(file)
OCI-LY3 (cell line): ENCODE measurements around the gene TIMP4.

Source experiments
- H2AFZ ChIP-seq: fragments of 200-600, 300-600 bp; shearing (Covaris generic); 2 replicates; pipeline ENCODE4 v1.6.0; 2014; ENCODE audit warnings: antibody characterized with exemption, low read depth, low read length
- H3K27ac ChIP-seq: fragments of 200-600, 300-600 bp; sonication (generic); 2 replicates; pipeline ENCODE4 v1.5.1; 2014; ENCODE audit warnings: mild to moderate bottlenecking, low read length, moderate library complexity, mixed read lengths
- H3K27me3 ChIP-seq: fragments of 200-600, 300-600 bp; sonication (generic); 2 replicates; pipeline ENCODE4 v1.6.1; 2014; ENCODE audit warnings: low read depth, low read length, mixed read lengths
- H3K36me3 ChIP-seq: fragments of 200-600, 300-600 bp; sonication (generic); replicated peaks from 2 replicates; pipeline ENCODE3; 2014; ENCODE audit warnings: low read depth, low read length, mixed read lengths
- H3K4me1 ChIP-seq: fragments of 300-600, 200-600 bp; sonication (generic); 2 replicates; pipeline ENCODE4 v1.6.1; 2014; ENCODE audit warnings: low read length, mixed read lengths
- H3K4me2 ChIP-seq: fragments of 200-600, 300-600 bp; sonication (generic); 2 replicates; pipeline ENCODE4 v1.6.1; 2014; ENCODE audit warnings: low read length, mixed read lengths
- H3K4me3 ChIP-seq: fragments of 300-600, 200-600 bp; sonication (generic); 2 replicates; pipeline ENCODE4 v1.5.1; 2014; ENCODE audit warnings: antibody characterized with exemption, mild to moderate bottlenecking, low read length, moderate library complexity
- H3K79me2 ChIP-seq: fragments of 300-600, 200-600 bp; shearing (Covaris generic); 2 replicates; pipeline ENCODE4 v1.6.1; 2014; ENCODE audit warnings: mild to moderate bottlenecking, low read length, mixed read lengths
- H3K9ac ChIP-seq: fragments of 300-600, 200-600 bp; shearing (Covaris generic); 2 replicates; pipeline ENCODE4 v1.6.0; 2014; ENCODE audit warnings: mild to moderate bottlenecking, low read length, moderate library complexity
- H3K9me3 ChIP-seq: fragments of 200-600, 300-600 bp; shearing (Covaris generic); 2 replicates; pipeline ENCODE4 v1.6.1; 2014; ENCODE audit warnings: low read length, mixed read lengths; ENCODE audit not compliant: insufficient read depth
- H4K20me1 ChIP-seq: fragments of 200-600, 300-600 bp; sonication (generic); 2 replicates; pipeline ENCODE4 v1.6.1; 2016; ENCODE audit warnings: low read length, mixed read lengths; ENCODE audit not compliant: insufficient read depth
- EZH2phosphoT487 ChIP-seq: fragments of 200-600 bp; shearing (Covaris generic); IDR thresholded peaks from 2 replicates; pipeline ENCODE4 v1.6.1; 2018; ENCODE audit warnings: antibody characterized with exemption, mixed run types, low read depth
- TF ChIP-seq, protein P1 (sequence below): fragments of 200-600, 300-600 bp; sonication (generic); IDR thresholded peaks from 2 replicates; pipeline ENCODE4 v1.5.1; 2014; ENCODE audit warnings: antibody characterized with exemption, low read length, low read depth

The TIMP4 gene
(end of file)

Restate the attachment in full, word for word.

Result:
OCI-LY3 (cell line): ENCODE measurements around the gene TIMP4.

Source experiments
- H2AFZ ChIP-seq: fragments of 200-600, 300-600 bp; shearing (Covaris generic); 2 replicates; pipeline ENCODE4 v1.6.0; 2014; ENCODE audit warnings: antibody characterized with exemption, low read depth, low read length
- H3K27ac ChIP-seq: fragments of 200-600, 300-600 bp; sonication (generic); 2 replicates; pipeline ENCODE4 v1.5.1; 2014; ENCODE audit warnings: mild to moderate bottlenecking, low read length, moderate library complexity, mixed read lengths
- H3K27me3 ChIP-seq: fragments of 200-600, 300-600 bp; sonication (generic); 2 replicates; pipeline ENCODE4 v1.6.1; 2014; ENCODE audit warnings: low read depth, low read length, mixed read lengths
- H3K36me3 ChIP-seq: fragments of 200-600, 300-600 bp; sonication (generic); replicated peaks from 2 replicates; pipeline ENCODE3; 2014; ENCODE audit warnings: low read depth, low read length, mixed read lengths
- H3K4me1 ChIP-seq: fragments of 300-600, 200-600 bp; sonication (generic); 2 replicates; pipeline ENCODE4 v1.6.1; 2014; ENCODE audit warnings: low read length, mixed read lengths
- H3K4me2 ChIP-seq: fragments of 200-600, 300-600 bp; sonication (generic); 2 replicates; pipeline ENCODE4 v1.6.1; 2014; ENCODE audit warnings: low read length, mixed read lengths
- H3K4me3 ChIP-seq: fragments of 300-600, 200-600 bp; sonication (generic); 2 replicates; pipeline ENCODE4 v1.5.1; 2014; ENCODE audit warnings: antibody characterized with exemption, mild to moderate bottlenecking, low read length, moderate library complexity
- H3K79me2 ChIP-seq: fragments of 300-600, 200-600 bp; shearing (Covaris generic); 2 replicates; pipeline ENCODE4 v1.6.1; 2014; ENCODE audit warnings: mild to moderate bottlenecking, low read length, mixed read lengths
- H3K9ac ChIP-seq: fragments of 300-600, 200-600 bp; shearing (Covaris generic); 2 replicates; pipeline ENCODE4 v1.6.0; 2014; ENCODE audit warnings: mild to moderate bottlenecking, low read length, moderate library complexity
- H3K9me3 ChIP-seq: fragments of 200-600, 300-600 bp; shearing (Covaris generic); 2 replicates; pipeline ENCODE4 v1.6.1; 2014; ENCODE audit warnings: low read length, mixed read lengths; ENCODE audit not compliant: insufficient read depth
- H4K20me1 ChIP-seq: fragments of 200-600, 300-600 bp; sonication (generic); 2 replicates; pipeline ENCODE4 v1.6.1; 2016; ENCODE audit warnings: low read length, mixed read lengths; ENCODE audit not compliant: insufficient read depth
- EZH2phosphoT487 ChIP-seq: fragments of 200-600 bp; shearing (Covaris generic); IDR thresholded peaks from 2 replicates; pipeline ENCODE4 v1.6.1; 2018; ENCODE audit warnings: antibody characterized with exemption, mixed run types, low read depth
- TF ChIP-seq, protein P1 (sequence below): fragments of 200-600, 300-600 bp; sonication (generic); IDR thresholded peaks from 2 replicates; pipeline ENCODE4 v1.5.1; 2014; ENCODE audit warnings: antibody characterized with exemption, low read length, low read depth

The TIMP4 gene